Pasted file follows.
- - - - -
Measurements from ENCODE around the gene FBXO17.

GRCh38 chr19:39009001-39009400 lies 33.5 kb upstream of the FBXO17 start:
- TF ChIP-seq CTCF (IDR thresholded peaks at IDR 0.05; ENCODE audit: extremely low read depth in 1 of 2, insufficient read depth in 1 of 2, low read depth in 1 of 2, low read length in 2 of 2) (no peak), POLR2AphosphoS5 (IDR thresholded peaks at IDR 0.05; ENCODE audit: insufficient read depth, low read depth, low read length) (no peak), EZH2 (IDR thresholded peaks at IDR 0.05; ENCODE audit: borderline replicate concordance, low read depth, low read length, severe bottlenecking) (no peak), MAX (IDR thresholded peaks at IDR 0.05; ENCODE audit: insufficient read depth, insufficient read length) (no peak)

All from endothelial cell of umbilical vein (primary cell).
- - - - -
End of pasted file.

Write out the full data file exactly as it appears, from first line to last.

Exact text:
Measurements from ENCODE around the gene FBXO17.

GRCh38 chr19:39009001-39009400 lies 33.5 kb upstream of the FBXO17 start:
- TF ChIP-seq CTCF (IDR thresholded peaks at IDR 0.05; ENCODE audit: extremely low read depth in 1 of 2, insufficient read depth in 1 of 2, low read depth in 1 of 2, low read length in 2 of 2) (no peak), POLR2AphosphoS5 (IDR thresholded peaks at IDR 0.05; ENCODE audit: insufficient read depth, low read depth, low read length) (no peak), EZH2 (IDR thresholded peaks at IDR 0.05; ENCODE audit: borderline replicate concordance, low read depth, low read length, severe bottlenecking) (no peak), MAX (IDR thresholded peaks at IDR 0.05; ENCODE audit: insufficient read depth, insufficient read length) (no peak)

All from endothelial cell of umbilical vein (primary cell).